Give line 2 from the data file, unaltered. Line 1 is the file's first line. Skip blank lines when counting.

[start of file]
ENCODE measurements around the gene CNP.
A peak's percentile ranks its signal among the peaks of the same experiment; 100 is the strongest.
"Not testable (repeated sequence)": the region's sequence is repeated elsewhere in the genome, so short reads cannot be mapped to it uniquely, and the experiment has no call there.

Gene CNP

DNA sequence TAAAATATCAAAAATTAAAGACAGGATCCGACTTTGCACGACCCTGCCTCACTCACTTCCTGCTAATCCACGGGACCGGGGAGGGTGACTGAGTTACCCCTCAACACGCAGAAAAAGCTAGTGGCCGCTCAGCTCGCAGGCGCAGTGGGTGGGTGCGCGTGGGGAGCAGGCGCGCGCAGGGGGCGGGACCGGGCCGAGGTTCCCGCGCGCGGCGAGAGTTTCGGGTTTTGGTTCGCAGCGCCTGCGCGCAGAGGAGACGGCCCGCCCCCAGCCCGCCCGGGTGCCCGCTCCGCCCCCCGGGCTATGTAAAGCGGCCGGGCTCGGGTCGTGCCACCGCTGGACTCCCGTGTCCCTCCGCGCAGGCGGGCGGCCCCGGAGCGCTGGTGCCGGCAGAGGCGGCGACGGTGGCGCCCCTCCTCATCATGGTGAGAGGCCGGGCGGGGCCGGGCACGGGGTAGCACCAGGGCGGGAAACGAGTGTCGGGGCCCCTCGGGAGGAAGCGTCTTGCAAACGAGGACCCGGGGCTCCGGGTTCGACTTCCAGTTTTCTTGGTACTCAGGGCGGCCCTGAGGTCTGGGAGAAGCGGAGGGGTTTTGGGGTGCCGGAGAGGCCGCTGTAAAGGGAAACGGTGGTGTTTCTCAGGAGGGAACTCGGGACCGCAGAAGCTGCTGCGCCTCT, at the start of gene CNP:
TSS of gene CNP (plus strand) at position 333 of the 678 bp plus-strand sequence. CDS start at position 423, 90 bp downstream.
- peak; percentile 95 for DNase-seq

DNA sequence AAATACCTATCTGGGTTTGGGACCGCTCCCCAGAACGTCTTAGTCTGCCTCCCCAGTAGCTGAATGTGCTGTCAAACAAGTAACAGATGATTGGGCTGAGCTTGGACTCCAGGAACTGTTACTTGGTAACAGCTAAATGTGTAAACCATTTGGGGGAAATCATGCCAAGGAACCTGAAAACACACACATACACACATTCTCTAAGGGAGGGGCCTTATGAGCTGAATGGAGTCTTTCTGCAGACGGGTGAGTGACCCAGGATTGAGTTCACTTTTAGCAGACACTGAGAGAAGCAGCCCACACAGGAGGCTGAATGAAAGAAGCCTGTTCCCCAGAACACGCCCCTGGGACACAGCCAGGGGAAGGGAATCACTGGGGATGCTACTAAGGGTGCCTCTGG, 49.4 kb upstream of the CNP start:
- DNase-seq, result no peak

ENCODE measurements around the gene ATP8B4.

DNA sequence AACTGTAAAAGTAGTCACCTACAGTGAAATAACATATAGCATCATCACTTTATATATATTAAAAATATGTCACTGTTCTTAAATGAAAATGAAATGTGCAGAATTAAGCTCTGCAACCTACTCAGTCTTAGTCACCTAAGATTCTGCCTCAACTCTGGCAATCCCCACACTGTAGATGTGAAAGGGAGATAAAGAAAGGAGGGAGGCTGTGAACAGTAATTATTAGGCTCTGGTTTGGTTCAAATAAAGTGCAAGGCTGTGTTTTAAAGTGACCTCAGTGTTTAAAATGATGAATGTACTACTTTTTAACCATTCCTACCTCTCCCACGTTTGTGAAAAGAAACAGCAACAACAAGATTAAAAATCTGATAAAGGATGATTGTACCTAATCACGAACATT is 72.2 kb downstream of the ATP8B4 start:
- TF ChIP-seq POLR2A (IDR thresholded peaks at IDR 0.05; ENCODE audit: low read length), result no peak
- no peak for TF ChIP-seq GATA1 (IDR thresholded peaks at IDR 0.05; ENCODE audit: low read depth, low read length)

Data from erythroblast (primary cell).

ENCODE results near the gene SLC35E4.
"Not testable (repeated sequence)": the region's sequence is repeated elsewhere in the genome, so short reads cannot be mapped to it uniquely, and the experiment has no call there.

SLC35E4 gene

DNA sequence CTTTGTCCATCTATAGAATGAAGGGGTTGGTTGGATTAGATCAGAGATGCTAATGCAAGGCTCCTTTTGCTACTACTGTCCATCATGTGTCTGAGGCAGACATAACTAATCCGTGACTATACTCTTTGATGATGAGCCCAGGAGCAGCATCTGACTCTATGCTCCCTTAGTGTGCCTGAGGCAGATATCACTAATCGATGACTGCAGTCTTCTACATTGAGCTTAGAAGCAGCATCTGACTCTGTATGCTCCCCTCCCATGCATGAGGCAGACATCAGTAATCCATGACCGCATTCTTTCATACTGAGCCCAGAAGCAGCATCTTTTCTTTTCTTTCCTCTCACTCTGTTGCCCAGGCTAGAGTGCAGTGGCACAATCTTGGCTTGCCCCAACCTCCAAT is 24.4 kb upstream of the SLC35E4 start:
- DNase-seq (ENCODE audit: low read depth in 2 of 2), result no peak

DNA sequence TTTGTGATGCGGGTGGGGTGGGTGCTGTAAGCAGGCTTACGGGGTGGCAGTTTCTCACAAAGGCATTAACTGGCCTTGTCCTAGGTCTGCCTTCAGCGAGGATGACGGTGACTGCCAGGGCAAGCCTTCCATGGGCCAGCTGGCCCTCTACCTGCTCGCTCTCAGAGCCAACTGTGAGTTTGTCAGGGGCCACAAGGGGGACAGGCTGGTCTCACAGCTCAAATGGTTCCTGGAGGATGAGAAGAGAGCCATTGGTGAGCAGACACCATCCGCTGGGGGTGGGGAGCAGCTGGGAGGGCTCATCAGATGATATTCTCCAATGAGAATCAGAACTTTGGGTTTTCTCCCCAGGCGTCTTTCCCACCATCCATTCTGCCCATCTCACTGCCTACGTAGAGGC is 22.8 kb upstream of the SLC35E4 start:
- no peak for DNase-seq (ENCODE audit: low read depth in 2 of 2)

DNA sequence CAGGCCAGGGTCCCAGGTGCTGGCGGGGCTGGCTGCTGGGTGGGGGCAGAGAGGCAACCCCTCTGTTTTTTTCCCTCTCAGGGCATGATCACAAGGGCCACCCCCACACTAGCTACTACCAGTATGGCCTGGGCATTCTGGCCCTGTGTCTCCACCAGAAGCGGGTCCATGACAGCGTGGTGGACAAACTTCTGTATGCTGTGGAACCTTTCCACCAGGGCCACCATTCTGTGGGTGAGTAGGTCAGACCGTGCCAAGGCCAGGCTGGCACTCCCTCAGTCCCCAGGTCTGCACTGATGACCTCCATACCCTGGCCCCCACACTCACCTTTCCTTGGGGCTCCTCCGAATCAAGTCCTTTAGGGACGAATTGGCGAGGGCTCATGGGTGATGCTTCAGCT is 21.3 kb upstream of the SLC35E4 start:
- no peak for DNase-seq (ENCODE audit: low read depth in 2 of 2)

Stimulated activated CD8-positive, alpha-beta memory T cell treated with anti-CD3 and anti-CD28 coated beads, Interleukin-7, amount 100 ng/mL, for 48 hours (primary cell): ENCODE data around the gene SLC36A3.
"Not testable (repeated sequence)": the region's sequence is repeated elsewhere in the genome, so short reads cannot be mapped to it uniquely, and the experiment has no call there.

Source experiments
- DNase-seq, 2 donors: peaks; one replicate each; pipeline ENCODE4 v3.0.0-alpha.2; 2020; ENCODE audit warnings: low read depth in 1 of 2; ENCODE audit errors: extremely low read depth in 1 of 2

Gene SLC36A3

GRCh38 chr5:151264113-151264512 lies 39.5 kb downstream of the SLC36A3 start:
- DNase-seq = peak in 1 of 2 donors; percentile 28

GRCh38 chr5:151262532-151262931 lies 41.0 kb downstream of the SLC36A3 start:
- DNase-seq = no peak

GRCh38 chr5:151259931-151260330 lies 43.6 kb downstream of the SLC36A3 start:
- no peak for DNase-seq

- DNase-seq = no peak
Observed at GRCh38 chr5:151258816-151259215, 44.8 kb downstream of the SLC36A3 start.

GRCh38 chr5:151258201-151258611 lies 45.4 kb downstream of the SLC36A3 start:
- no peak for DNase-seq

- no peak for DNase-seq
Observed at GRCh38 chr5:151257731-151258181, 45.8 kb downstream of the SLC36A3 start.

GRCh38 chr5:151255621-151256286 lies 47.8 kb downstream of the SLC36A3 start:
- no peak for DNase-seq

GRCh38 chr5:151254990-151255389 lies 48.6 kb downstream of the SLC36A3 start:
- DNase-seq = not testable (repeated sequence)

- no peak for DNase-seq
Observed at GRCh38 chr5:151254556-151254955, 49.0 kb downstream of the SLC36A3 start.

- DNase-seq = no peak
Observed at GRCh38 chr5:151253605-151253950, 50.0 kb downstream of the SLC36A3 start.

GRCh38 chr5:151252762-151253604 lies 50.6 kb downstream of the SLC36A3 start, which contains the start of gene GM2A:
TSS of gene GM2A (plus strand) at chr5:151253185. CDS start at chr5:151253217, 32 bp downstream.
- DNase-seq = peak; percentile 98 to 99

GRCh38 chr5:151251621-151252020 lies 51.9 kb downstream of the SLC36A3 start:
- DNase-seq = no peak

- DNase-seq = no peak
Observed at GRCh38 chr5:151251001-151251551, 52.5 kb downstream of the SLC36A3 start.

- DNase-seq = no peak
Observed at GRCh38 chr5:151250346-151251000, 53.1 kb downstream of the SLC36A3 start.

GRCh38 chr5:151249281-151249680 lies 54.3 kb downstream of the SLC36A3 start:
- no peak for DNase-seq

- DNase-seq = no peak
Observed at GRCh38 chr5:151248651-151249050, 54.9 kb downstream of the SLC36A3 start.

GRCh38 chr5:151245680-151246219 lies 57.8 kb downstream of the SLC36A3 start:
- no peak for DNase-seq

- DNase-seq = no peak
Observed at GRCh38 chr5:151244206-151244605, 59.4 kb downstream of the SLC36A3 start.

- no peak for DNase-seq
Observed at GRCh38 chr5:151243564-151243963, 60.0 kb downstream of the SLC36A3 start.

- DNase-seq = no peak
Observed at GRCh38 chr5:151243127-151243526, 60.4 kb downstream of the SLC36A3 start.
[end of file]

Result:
A peak's percentile ranks its signal among the peaks of the same experiment; 100 is the strongest.